Tech week

April 8, 2013

One of my biggest challenges as a "crossover" artist has been making the adjustment to the theatre tech week schedule. An opera tech week has always seemed relaxed and methodical: sitzprobe, wandelprobe, dress run with piano, dress run with orchestra, day off, opening. We also never have to work for more than six hours a day. That's not to say that there aren't stressors, glitches or out-of-character attitudes, but, in general, things go pretty smoothly.

Theatre tech weeks, on the other hand, begin with what are called "10-out-of-12's". The first time I heard that term in rehearsal I thought, "That can't possibly mean what I think it means." Alas, it does. Union rules allow actors to be called for 10 hours out of a 12-hour period for several days in a row. Also, there are four hours of rehearsal the day of the preview and another four hours of rehearsal the day of opening. No days off, no rest, and no excuses. This can be incredibly exhausting, frustrating, demanding; any adjective you can think of, really. Fortunately, though, doing Master Class--a play about a great artist by a great artist--allowed me to sit back last week and watch, learn, and gain perspective on the big picture.

"Attention must be paid to every detail. The lights. Your wig. The amount of stage dust. A career in the theatre demands total concentration. 100% detail. You think it's easy? A great career? Hah! That's all I have to say to you. Hah!"

Sometimes, as actors, we're so busy offstage fussing with our personal elements of tech: costumes, wigs, makeup, that we diminish the complexity of the onstage elements over which we have no control: the set, sound, lights and overall coordination of all of these things. As I am only in Act II of this show, I sat out and watched the teching of Act I and was amazed as I watched the slightest light shift or sound leveling change the entire vision on the stage. Observing a technical rehearsal is like watching a video on fast-forward of a spider spinning a web; it begins as an idea and results in a beautiful, unique work of art.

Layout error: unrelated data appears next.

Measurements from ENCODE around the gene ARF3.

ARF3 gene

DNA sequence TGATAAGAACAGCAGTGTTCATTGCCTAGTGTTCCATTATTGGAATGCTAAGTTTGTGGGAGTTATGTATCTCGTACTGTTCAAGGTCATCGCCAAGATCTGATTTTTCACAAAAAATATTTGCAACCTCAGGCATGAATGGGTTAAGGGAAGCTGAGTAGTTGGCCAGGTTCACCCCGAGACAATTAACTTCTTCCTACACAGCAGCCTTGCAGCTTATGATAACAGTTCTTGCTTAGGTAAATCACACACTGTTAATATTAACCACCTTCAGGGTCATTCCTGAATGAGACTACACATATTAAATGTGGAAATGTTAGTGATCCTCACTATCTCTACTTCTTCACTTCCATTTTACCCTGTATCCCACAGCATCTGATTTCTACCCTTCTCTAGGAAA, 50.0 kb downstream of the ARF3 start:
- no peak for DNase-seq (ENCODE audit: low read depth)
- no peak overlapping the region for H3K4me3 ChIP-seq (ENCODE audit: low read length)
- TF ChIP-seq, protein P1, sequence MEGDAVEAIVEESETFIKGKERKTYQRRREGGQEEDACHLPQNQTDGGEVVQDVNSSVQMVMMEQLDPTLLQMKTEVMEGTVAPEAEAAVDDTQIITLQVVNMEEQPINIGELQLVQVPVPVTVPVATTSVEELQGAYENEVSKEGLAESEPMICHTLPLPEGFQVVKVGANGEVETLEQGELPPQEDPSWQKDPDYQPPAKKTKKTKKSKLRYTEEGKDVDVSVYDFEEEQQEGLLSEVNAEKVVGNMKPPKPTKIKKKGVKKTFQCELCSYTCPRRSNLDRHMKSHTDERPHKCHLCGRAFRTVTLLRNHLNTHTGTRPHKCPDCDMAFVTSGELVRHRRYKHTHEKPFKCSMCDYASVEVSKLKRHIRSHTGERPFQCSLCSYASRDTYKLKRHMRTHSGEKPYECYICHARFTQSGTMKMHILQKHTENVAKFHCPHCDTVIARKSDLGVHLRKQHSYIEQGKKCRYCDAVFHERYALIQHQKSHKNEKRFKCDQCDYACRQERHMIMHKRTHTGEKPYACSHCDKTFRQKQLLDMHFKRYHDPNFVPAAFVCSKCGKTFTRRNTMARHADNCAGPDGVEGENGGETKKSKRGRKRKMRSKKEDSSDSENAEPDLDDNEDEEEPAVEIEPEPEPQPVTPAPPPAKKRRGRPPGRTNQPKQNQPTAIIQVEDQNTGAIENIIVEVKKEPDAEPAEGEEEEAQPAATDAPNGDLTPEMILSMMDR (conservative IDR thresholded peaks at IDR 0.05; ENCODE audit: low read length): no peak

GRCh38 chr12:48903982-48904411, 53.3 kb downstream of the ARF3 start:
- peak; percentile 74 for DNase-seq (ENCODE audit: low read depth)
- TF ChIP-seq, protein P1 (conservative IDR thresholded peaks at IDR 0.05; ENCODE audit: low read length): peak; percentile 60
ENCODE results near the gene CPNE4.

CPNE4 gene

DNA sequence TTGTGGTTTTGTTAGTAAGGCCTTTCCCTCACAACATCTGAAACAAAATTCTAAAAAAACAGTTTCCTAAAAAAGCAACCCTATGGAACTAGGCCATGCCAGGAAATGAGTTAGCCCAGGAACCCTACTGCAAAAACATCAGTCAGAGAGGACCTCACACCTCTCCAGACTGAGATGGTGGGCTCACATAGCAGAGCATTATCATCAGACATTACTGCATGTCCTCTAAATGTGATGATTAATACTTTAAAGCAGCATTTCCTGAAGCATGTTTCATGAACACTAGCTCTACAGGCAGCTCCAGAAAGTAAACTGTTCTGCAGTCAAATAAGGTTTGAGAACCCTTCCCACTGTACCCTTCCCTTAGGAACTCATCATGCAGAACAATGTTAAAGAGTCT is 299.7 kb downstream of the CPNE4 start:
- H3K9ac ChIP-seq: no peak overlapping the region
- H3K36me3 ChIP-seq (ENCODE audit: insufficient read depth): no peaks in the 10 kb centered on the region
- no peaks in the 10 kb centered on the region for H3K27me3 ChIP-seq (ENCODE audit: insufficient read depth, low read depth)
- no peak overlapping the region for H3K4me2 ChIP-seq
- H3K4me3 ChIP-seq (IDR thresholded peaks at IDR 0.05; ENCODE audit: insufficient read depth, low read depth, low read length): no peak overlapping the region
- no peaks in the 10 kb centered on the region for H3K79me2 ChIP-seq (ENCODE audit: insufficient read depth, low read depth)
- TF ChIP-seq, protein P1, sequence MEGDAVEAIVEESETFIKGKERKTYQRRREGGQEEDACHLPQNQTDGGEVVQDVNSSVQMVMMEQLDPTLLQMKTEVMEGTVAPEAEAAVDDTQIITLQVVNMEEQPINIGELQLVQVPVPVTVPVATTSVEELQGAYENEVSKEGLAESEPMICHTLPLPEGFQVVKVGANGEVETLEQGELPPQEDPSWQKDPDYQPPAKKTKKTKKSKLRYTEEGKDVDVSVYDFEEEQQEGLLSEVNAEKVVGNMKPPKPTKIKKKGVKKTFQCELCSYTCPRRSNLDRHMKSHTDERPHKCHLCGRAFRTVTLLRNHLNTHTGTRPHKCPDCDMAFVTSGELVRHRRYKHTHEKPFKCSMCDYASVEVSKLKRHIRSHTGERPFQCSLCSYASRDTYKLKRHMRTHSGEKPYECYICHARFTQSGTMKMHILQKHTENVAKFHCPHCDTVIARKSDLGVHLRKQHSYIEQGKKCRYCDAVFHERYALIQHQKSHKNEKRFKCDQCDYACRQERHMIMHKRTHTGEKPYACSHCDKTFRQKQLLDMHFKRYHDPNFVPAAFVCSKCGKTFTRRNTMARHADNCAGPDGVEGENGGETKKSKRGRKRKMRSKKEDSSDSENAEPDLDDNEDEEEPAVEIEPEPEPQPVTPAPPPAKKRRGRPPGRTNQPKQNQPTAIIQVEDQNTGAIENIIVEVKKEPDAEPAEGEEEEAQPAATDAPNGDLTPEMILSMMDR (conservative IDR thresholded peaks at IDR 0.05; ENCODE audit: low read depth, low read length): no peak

"'Ho dato tutto a te. I gave everything for you. Everything.' That's what we artists do for people."

It might look glamorous from the outside, but it's blood, sweat and tears from the inside. Pouring our guts out emotionally, mentally and physically for 10 hours a day of tech, followed by 7 or 8 shows a week, is a tremendous feat. Most artists I know are compulsive about always wanting to deliver at the highest level. We not only want the audience to leave feeling invigorated by the theatre, but by our specific performances. Achieving anything less than perfection seems a failure. It might be overwhelming at times, but I wouldn't trade it for the world.

"The world can and will go on without us but I have to think that we have made this world a better place. That we have left it richer, wiser than had we not chosen the way of art."

I am incredibly passionate about helping others and sometimes feel that having a career in the performing arts is neglecting my duty to pursue humanitarian efforts. But in revisiting this play I am reminded that what I do does make a positive change in the world around me. This company has brought theatre to Naples, Florida, imparting information that our audiences have found new and exciting. People have asked us questions about how they can learn more about opera, what other plays I would recommend for them to read and how they can get involved in supporting the arts. Knowing that I have the ability to help enrich even one person's life every day, I feel, at least momentarily, like I have made a difference.

Ah, tech week. Ah, five show opening weekend. Ah, the magical day off. We made it!

© Leah Edwards 2018